There is an expression in Brazilian jiu-jitsu that there is no losing in BJJ: you either win, or you learn. It sounds good on the Internet, but in the heat of competition, it’s a perspective that’s easy to lose sight of. While it’s counterintuitive, a hyper-focus on competitive success can do more harm than good. The most successful athletes are those who have found a balance between a desire to succeed and an enjoyment of the game. That strategy holds true for not just martial arts but for most competitive sports as well.

Why is an obsession with winning bad? If you intend to compete, shouldn’t you want to win?

There’s nothing wrong with a desire to win. But an obsessive fixation on competitive success can produce problems both during and after competition. In the heat of competition, a student fixated on winning may actually blind themselves to potential opportunities during a match: every reversal, every missed attempt, can be viewed as a failure or setback which paralyzes the student, rather than allowing them to move forward. They become so inflexible in their thinking that they are unable to recover from even a minor setback.

An obsessed competitor may find themselves having a difficult time learning and growing, even outside of competition. Coach Tony Blauer often asks the question “Are you training for your next fight, or your last fight?” A student fixated on their last victory may try to re-enact it over and over again, instead of learning new skills or shoring up weaknesses. A student fixated on a loss may focus on nothing but trying to prevent that loss from occurring again, and shut out any other information that might improve their performance.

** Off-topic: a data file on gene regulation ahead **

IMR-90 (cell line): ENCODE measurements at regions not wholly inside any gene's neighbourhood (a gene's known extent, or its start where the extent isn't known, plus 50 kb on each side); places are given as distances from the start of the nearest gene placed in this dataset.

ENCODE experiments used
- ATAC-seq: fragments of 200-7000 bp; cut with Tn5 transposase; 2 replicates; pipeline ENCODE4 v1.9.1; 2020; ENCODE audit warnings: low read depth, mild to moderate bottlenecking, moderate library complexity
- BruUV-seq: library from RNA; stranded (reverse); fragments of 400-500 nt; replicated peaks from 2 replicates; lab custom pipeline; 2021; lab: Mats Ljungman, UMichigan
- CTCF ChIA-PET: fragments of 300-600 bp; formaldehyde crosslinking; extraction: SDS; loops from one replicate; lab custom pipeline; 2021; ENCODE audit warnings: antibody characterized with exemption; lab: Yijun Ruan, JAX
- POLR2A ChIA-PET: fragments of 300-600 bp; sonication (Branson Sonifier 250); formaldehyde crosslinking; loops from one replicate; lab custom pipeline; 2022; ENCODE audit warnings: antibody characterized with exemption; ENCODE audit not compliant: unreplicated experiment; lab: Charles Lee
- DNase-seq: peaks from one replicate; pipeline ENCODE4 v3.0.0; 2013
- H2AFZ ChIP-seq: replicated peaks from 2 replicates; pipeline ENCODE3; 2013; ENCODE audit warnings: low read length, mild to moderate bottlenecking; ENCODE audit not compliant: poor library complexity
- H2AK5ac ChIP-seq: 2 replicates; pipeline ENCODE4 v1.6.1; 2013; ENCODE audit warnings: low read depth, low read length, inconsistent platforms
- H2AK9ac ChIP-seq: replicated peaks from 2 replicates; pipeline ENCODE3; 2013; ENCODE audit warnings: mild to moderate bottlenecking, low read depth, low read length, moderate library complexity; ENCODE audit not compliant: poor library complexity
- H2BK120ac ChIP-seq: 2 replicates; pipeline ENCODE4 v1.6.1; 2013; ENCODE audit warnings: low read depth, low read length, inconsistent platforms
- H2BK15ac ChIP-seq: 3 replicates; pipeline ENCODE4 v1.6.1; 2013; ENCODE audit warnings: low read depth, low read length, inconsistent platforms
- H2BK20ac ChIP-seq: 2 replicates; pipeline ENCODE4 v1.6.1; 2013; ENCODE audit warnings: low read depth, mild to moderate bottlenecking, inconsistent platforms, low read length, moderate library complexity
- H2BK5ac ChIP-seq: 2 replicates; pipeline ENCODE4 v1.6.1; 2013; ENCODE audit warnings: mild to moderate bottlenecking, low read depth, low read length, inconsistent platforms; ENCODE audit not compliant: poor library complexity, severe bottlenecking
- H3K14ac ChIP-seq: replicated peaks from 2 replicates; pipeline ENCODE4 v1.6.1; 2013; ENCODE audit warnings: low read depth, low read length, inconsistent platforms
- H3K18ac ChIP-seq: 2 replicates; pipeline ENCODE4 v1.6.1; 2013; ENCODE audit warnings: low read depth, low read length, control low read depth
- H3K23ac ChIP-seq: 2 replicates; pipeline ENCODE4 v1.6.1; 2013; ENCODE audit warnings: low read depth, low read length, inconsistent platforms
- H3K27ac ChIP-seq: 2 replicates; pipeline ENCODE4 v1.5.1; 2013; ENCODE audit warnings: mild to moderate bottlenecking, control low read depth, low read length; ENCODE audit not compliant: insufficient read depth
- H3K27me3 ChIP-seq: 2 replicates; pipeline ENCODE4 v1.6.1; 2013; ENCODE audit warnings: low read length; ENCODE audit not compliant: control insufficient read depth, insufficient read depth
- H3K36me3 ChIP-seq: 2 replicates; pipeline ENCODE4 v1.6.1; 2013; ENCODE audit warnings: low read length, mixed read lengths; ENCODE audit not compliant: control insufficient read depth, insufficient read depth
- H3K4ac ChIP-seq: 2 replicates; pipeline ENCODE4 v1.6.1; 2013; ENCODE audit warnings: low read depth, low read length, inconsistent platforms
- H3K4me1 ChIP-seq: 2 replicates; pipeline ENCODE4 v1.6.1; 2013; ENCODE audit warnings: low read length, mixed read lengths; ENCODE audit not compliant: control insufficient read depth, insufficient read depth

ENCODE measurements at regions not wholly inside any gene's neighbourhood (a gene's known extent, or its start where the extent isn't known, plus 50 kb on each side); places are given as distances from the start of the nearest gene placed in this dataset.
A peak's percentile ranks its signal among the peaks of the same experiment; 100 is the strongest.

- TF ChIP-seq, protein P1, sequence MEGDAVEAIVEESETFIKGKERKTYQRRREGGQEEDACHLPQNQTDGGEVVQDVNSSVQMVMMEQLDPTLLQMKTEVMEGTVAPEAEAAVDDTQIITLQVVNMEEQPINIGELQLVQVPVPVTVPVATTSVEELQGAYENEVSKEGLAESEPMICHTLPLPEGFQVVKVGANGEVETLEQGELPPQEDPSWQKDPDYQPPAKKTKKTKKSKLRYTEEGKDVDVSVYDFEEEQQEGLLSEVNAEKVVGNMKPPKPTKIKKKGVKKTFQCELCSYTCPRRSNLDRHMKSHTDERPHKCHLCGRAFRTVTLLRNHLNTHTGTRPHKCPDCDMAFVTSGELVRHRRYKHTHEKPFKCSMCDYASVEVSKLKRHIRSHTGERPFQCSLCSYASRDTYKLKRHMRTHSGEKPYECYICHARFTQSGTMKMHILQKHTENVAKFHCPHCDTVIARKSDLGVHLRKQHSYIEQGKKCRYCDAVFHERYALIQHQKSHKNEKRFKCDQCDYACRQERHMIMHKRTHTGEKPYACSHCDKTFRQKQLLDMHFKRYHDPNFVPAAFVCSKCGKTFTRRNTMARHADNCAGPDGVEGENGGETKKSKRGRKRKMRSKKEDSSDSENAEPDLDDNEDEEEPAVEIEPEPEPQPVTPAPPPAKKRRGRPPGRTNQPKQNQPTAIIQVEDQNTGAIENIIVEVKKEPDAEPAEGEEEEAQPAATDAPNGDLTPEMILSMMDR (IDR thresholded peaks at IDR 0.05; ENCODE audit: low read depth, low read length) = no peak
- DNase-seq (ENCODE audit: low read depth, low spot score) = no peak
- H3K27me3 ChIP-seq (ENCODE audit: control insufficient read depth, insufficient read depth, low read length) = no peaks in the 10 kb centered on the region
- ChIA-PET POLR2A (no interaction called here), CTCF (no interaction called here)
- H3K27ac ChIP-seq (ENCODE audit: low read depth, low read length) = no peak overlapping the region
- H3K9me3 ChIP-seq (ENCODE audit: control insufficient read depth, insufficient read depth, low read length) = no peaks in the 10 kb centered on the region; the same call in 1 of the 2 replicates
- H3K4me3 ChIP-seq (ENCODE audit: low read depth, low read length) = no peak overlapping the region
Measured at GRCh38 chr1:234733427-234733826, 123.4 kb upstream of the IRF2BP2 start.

The training partner obsessed with competitive success may become a bad training partner. Competition-obsessed individuals can become incapable of recognizing the difference between training time and competition time: every roll becomes a championship match, every drill or sparring session becomes a full-contact fight. Eventually, other students simply won’t want to train with someone who turns every training session into a death match. When one’s training partners start to disappear it becomes more difficult to get ready for the fight.

Of course, there are dangers to taking an overly casual approach to competition. Too much of a laissez-faire attitude may make it difficult for the competitor to push themselves when the competition requires it. They may find themselves losing matches they could win because they have trained themselves not to put in the extra effort. If this becomes a pattern, the student may even start to view themselves as someone who underperforms–ultimately training themselves to be less successful than they could be.

The goal then, is to find a place of balance in competition. Approach it seriously enough to succeed, without taking it so seriously that it negatively impacts your performance (or your life).

The heart of this process begins with a simple question: how important is the battle I’m fighting right now? If you are a white belt entering your first local grappling tournament, it is unlikely that anything earth shattering hangs on your performance. Focus on having fun, learning and truly remembering “how important is this battle really.” I think in most cases you will find the pressure applied to one’s self will go down when you ask yourself this question. The goal and focus should be learning and fun more than winning. The more fun you have, drives you to train and learn more……that my friends is the path to winning instead of an over focus on the end result.

If you’re preparing for a title match in the UFC, it might make sense to have more emphasis on your performance, but remember the same thing is true focus on the learning and enjoying the journey. Listen to many of the athletic legends of our time during interviews, you hear many of them share their deep “love for the game” this love doesn’t develop by turning the passion into “work” through one’s over focus on results.

The question “how important is the battle I’m fighting right now?” can be applied outside of competition as well. It’s a question you can ask about a disagreement you have with your boss, your spouse, or that guy online whose politics you just can’t stand. When you take a step back and look at the big picture it becomes much easier to see the forest from the trees and put things into true perspective.

The choice is yours, but make it consciously.